Fusion Researchers Use 4,096 Processors to Study Electron Collisions
April 1, 2005
As NERSC moves to allocate more resources to larger jobs, researchers are making greater use of the opportunity to run on more processors and combine this with NERSC's well-established reliability.
In March, Connor Ballance, of Rollins College, a research scientist within a collaborative research effort between Rollins College, Auburn University, and Oak Ridge National Laboratory, undertook a large R-matrix scattering calculation on this iron ion. He used 4,096 processors for a twelve-hour period to calculate a total of 9,591 electron-impact excitations, at hundreds of thousands of electron energies. Such a calculation would be intractable on any machine available to this group, other than Seaborg, according to Ballance.
"We simply could not have completed this calculation in a reasonable amount of time." Ballance said.
From a fusion perspective, this research is important for the design of a fusion reactor. Since reactor walls are made of metal, the intense energy inside the reactor will eject atoms from the walls, and once inside the plasma, collisions of free electrons with these atoms can cause ionization (the removal of bound electrons) and excitation (the promotion of the bound electrons to higher energies). The calculation described here is on a particular iron ion, which would be expected to be present, in any fusion devices with steel in the reactor walls.
Metal ions act as impurities in the plasma, which must be heated to extreme temperatures in order to achieve fusion. When electrons in the plasma collide with ions of impurity atoms, there is a certain probability that they will be excited to higher energy states. After excitation, they will relax to lower energy states and emit the excess energy as electromagnetic radiation, primarily in the X-ray region. Such radiation from impurities is the primary energy loss mechanism inside a fusion plasma. If enough energy is lost through X-ray radiation, the plasma will never reach the temperature necessary for fusion to occur. To understand and prevent this, researchers must develop collisional-radiative models based on accurate electron-impact excitation calculations.
However, applications of this research go beyond fusion; it is also directly applicable to the diagnostics of astrophysical plasmas. In the particular iron ion considered in the present calculation, 16 of its 26 electrons have been removed, leaving it in a state that is stable over a relatively wide temperature range. Therefore it is very useful for diagnostics of both fusion and astrophysical plasmas. However, discrepancies exist between the observed intensities ratios of the X-rays emitted from this ion of iron and those determined from previous theoretical calculations. Since these ratios are critical to the determination of density and temperature in both astrophysical and laboratory plasmas, an attempt to understand these discrepancies is quite important.
This particular calculation employed a suite of parallel programs developed primarily at Rollins College for the determination of electron-impact excitation and ionization. They employ a theory referred to as the R-matrix method, which has been used in a variety of serial computer programs, and is particularly well suited to systems such as this iron ion in which the probability is dominated by complex resonance structures. These resonances are due to the colliding electron being temporarily captured by the ion, before being re-emitted; they are very narrow in electron energy and must be calculated at many thousands of energies in order to obtain accurate results. The resonance structures can in turn have a pronounced effect on the intensity of emitted X-rays, and this is a possible source of the discrepancy between experiment and theory.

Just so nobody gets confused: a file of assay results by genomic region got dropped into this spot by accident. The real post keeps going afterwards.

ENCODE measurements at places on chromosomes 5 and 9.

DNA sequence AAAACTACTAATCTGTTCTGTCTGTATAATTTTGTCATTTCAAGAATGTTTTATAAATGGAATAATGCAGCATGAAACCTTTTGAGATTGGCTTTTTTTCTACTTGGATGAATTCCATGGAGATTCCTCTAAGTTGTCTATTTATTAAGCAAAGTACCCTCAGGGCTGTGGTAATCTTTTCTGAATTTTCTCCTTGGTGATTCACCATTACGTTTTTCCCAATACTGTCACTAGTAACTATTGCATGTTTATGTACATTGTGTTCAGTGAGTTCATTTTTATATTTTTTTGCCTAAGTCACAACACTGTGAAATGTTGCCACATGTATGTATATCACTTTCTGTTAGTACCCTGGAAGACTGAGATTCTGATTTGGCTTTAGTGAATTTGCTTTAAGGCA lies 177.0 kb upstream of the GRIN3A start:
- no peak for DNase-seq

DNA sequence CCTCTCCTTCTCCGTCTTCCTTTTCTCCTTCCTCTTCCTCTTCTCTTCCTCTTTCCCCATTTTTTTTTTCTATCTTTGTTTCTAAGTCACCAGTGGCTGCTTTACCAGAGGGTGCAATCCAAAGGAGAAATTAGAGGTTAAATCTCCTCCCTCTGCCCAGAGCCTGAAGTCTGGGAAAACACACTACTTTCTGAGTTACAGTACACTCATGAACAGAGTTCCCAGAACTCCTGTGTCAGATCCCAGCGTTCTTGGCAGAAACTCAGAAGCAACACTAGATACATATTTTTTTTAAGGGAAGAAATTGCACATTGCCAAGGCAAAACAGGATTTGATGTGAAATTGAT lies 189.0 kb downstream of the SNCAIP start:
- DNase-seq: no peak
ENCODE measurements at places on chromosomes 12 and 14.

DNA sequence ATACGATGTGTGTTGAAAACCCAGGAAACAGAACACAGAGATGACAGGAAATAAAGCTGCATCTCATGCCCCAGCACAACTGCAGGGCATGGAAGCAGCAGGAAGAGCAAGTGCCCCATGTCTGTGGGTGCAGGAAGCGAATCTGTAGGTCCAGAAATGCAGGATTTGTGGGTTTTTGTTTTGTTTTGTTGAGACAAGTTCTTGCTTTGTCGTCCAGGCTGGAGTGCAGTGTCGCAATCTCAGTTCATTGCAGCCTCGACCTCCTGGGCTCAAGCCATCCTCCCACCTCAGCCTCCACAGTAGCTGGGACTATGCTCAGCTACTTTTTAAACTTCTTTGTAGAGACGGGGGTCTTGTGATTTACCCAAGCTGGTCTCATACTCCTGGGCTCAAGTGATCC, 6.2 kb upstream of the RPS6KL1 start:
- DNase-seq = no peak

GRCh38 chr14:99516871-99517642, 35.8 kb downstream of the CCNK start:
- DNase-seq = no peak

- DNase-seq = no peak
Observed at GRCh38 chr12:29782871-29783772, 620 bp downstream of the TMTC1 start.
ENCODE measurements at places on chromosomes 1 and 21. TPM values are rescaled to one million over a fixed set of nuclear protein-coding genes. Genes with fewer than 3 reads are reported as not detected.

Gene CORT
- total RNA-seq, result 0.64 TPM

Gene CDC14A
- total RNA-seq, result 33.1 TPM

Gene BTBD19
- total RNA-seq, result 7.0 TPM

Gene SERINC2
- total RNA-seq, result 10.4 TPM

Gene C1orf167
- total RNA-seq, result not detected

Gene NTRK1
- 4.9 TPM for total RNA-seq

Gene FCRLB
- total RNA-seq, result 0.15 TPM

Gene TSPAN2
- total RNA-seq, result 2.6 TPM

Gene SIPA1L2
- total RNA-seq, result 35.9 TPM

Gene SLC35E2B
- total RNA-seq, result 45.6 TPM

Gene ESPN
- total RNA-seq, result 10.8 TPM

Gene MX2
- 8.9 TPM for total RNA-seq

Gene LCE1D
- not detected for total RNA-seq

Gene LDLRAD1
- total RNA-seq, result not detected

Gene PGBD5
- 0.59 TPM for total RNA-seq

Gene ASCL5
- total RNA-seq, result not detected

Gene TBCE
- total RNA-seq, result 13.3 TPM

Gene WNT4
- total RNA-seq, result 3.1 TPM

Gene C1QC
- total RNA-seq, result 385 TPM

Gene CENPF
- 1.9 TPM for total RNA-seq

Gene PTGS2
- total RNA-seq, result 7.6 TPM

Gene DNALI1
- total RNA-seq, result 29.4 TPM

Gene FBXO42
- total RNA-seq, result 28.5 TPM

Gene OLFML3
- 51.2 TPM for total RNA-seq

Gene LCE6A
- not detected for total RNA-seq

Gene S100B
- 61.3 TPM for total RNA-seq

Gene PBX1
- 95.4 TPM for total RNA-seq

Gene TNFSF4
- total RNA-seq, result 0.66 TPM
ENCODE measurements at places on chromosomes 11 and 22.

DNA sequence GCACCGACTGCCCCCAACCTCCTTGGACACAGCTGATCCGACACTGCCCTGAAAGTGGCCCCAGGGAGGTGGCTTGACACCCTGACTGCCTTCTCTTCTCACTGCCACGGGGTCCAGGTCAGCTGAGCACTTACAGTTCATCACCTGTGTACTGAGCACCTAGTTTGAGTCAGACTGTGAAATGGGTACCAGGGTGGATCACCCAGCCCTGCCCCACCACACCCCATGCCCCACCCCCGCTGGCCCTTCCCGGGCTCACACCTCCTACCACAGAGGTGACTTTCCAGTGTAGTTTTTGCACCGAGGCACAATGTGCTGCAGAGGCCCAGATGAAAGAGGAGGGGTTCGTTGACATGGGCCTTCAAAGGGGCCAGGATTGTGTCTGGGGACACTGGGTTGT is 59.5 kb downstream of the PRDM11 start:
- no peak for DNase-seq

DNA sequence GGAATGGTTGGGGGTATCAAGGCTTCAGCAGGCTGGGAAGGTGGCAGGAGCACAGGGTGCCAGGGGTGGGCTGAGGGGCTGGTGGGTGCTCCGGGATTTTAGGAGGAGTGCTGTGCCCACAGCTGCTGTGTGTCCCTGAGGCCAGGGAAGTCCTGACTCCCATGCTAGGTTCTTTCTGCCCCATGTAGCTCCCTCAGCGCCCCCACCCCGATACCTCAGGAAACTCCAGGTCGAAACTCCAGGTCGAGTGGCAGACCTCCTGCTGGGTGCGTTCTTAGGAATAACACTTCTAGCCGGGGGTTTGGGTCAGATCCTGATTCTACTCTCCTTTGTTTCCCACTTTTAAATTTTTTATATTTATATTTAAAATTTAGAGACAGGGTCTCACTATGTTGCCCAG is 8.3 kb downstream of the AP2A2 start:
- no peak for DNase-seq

At each electron energy, the calculation took five to 10 minutes, and over the course of the run, each processor on Seaborg calculated results at 50 different energies. The calculation was distributed over processor by energy in order to achieve the best load balance between processors. 204,800 energies were calculated during the 12-hour run.
“At NERSC, our research group uses the available ScaLapack and essl libraries to add further performance to our existing codes, and also gets support from the NERSC User Services Group. The NERSC staff provide a robust supercomputing environment", Ballance said. "They have offered advice about I/O issues beyond Seaborg that have proved to also work on our local Beowulf cluster."
About NERSC and Berkeley Lab
The National Energy Research Scientific Computing Center (NERSC) is a U.S. Department of Energy Office of Science User Facility that serves as the primary high-performance computing center for scientific research sponsored by the Office of Science. Located at Lawrence Berkeley National Laboratory, the NERSC Center serves more than 7,000 scientists at national laboratories and universities researching a wide range of problems in combustion, climate modeling, fusion energy, materials science, physics, chemistry, computational biology, and other disciplines. Berkeley Lab is a DOE national laboratory located in Berkeley, California. It conducts unclassified scientific research and is managed by the University of California for the U.S. Department of Energy. »Learn more about computing sciences at Berkeley Lab.